Last week the news media covered yet another collision between executive and employee expectations surrounding social media: an HR assistant at Lloyds Banking Group in the UK was fired for criticizing her CEO’s salary in a Facebook post.
This incident yet again raises titillating, frustrating, hair-raising issues about how personal social media use can affect employment status. But let’s focus on just a couple of issues in this post to keep it down to a decent length.
Is it illegal in the US (note: the firing mentioned above happened in the UK) to fire employees for expressing an honest criticism of their employer? No, usually it’s not illegal. US employers can fire “at-will” employees for any reason except for their race or gender and certain other protected categories. Criticizing the boss for making too much money? That’s not protected. Walk right up to your boss and tell them to their face that they’re overpaid? Rent a billboard or buy a newspaper ad telling the world that your boss is overpaid? Post it to the Internet? Proclaim it loudly in a bar or lunch room where someone who might repeat it to your boss might hear it? No difference: no protection.
So if this is so obvious, then what happened here? If this was such a big mistake, why did the employee commit it? Why does this sort of thing happen, and keep happening daily, whereever there is social media? Unless you believe that CEOs everywhere will now seek to limit their own pay to avoid negative publicity, it’s pretty clear that there were no winners in this situation. Nobody gained from the combo of Facebook post and termination in this story. The CEO, Corporate Communications, and everyone else on down the line surely regret this ever happened–although probably not as much as the person who was fired.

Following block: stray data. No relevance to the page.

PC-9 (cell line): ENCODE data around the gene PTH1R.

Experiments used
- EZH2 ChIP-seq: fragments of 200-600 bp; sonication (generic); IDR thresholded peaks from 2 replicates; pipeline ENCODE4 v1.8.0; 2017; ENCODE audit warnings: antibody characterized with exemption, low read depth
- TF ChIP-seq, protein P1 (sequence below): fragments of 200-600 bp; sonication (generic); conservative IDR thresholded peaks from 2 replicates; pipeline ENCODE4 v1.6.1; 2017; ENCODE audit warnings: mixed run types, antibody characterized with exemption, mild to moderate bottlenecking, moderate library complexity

Why did it happen? Because employed folks, even highly trained professionals, frequently don’t digest how these things work, even when there are workplace rules about social media. It’s not that employees aren’t capable of learning, there are just too many old habits for the “blah blah blah” of social media policies in the workplace to make much of a dent. Case in point for people working in the US: raise your hand if you’ve ever noticed the (mandatory) OSHA and FLSA posters that employers (even white collar employers) are required post where everyone can see them (often in a break room). OK, not many hands. Now, what topics are covered on those posters? OK, now put your hands down if you aren’t an employee relations specialist (from HR or Legal)? Don’t be shy, raise them high. Any hands still up? So here’s the point: legalese doesn’t click with people. It doesn’t change behavior. And without any reason not to, people just do what comes naturally. They’re used to conversations with friends being (mostly) consequence-free, so they assume their social media posts will be consequence-free also.